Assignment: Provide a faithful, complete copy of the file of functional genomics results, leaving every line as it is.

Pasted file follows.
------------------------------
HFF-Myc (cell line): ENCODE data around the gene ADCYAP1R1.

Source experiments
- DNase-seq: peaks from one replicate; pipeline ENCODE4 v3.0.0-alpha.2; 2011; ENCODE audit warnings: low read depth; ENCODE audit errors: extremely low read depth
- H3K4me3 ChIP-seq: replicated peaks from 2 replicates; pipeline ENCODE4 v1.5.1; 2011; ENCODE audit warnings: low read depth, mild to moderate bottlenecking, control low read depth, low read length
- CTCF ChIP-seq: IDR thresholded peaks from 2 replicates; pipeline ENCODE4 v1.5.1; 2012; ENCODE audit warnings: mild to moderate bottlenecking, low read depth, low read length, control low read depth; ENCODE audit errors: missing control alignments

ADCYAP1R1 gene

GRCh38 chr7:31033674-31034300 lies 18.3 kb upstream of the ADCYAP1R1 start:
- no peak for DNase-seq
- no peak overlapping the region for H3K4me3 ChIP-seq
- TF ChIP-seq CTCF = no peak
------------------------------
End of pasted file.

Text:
HFF-Myc (cell line): ENCODE data around the gene ADCYAP1R1.

Source experiments
- DNase-seq: peaks from one replicate; pipeline ENCODE4 v3.0.0-alpha.2; 2011; ENCODE audit warnings: low read depth; ENCODE audit errors: extremely low read depth
- H3K4me3 ChIP-seq: replicated peaks from 2 replicates; pipeline ENCODE4 v1.5.1; 2011; ENCODE audit warnings: low read depth, mild to moderate bottlenecking, control low read depth, low read length
- CTCF ChIP-seq: IDR thresholded peaks from 2 replicates; pipeline ENCODE4 v1.5.1; 2012; ENCODE audit warnings: mild to moderate bottlenecking, low read depth, low read length, control low read depth; ENCODE audit errors: missing control alignments

ADCYAP1R1 gene

GRCh38 chr7:31033674-31034300 lies 18.3 kb upstream of the ADCYAP1R1 start:
- no peak for DNase-seq
- no peak overlapping the region for H3K4me3 ChIP-seq
- TF ChIP-seq CTCF = no peak